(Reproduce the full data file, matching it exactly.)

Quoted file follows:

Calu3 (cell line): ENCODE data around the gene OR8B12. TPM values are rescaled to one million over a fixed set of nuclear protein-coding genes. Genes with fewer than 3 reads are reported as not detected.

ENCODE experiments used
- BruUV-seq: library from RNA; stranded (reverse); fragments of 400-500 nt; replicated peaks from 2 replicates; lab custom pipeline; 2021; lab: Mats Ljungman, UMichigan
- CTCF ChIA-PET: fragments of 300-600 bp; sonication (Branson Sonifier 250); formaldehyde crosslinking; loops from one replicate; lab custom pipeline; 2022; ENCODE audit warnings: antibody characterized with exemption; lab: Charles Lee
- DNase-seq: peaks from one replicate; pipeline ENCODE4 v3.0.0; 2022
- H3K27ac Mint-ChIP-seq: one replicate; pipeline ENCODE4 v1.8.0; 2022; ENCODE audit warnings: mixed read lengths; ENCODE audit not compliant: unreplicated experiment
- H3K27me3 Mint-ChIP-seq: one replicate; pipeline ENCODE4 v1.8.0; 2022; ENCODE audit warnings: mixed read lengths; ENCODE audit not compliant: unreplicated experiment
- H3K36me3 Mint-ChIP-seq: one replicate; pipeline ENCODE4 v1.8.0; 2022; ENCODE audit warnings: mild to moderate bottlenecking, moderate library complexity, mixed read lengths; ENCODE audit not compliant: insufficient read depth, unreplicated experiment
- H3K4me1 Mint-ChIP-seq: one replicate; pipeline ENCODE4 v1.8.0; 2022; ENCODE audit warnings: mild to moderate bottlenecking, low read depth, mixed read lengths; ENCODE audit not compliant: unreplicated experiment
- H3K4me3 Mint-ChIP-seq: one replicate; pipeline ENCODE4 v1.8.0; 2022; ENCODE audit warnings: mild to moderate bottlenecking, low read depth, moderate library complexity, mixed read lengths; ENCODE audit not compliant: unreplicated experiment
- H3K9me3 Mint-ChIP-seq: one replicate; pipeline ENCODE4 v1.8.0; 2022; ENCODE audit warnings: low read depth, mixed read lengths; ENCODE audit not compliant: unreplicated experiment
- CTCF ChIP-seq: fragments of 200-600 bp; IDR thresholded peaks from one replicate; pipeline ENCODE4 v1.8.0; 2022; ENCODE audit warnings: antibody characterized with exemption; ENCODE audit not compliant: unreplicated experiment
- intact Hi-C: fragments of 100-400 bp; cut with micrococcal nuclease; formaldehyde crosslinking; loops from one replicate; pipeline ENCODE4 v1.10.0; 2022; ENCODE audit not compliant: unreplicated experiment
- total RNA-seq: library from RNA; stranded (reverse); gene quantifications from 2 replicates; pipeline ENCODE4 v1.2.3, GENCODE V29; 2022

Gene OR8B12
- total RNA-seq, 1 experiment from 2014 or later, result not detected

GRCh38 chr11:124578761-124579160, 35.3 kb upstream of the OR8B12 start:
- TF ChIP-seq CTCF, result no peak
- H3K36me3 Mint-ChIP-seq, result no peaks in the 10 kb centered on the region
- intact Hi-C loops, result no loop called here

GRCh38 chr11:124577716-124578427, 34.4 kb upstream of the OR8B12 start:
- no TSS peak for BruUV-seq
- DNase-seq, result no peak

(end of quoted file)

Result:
Calu3 (cell line): ENCODE data around the gene OR8B12. TPM values are rescaled to one million over a fixed set of nuclear protein-coding genes. Genes with fewer than 3 reads are reported as not detected.

ENCODE experiments used
- BruUV-seq: library from RNA; stranded (reverse); fragments of 400-500 nt; replicated peaks from 2 replicates; lab custom pipeline; 2021; lab: Mats Ljungman, UMichigan
- CTCF ChIA-PET: fragments of 300-600 bp; sonication (Branson Sonifier 250); formaldehyde crosslinking; loops from one replicate; lab custom pipeline; 2022; ENCODE audit warnings: antibody characterized with exemption; lab: Charles Lee
- DNase-seq: peaks from one replicate; pipeline ENCODE4 v3.0.0; 2022
- H3K27ac Mint-ChIP-seq: one replicate; pipeline ENCODE4 v1.8.0; 2022; ENCODE audit warnings: mixed read lengths; ENCODE audit not compliant: unreplicated experiment
- H3K27me3 Mint-ChIP-seq: one replicate; pipeline ENCODE4 v1.8.0; 2022; ENCODE audit warnings: mixed read lengths; ENCODE audit not compliant: unreplicated experiment
- H3K36me3 Mint-ChIP-seq: one replicate; pipeline ENCODE4 v1.8.0; 2022; ENCODE audit warnings: mild to moderate bottlenecking, moderate library complexity, mixed read lengths; ENCODE audit not compliant: insufficient read depth, unreplicated experiment
- H3K4me1 Mint-ChIP-seq: one replicate; pipeline ENCODE4 v1.8.0; 2022; ENCODE audit warnings: mild to moderate bottlenecking, low read depth, mixed read lengths; ENCODE audit not compliant: unreplicated experiment
- H3K4me3 Mint-ChIP-seq: one replicate; pipeline ENCODE4 v1.8.0; 2022; ENCODE audit warnings: mild to moderate bottlenecking, low read depth, moderate library complexity, mixed read lengths; ENCODE audit not compliant: unreplicated experiment
- H3K9me3 Mint-ChIP-seq: one replicate; pipeline ENCODE4 v1.8.0; 2022; ENCODE audit warnings: low read depth, mixed read lengths; ENCODE audit not compliant: unreplicated experiment
- CTCF ChIP-seq: fragments of 200-600 bp; IDR thresholded peaks from one replicate; pipeline ENCODE4 v1.8.0; 2022; ENCODE audit warnings: antibody characterized with exemption; ENCODE audit not compliant: unreplicated experiment
- intact Hi-C: fragments of 100-400 bp; cut with micrococcal nuclease; formaldehyde crosslinking; loops from one replicate; pipeline ENCODE4 v1.10.0; 2022; ENCODE audit not compliant: unreplicated experiment
- total RNA-seq: library from RNA; stranded (reverse); gene quantifications from 2 replicates; pipeline ENCODE4 v1.2.3, GENCODE V29; 2022

Gene OR8B12
- total RNA-seq, 1 experiment from 2014 or later, result not detected

GRCh38 chr11:124578761-124579160, 35.3 kb upstream of the OR8B12 start:
- TF ChIP-seq CTCF, result no peak
- H3K36me3 Mint-ChIP-seq, result no peaks in the 10 kb centered on the region
- intact Hi-C loops, result no loop called here

GRCh38 chr11:124577716-124578427, 34.4 kb upstream of the OR8B12 start:
- no TSS peak for BruUV-seq
- DNase-seq, result no peak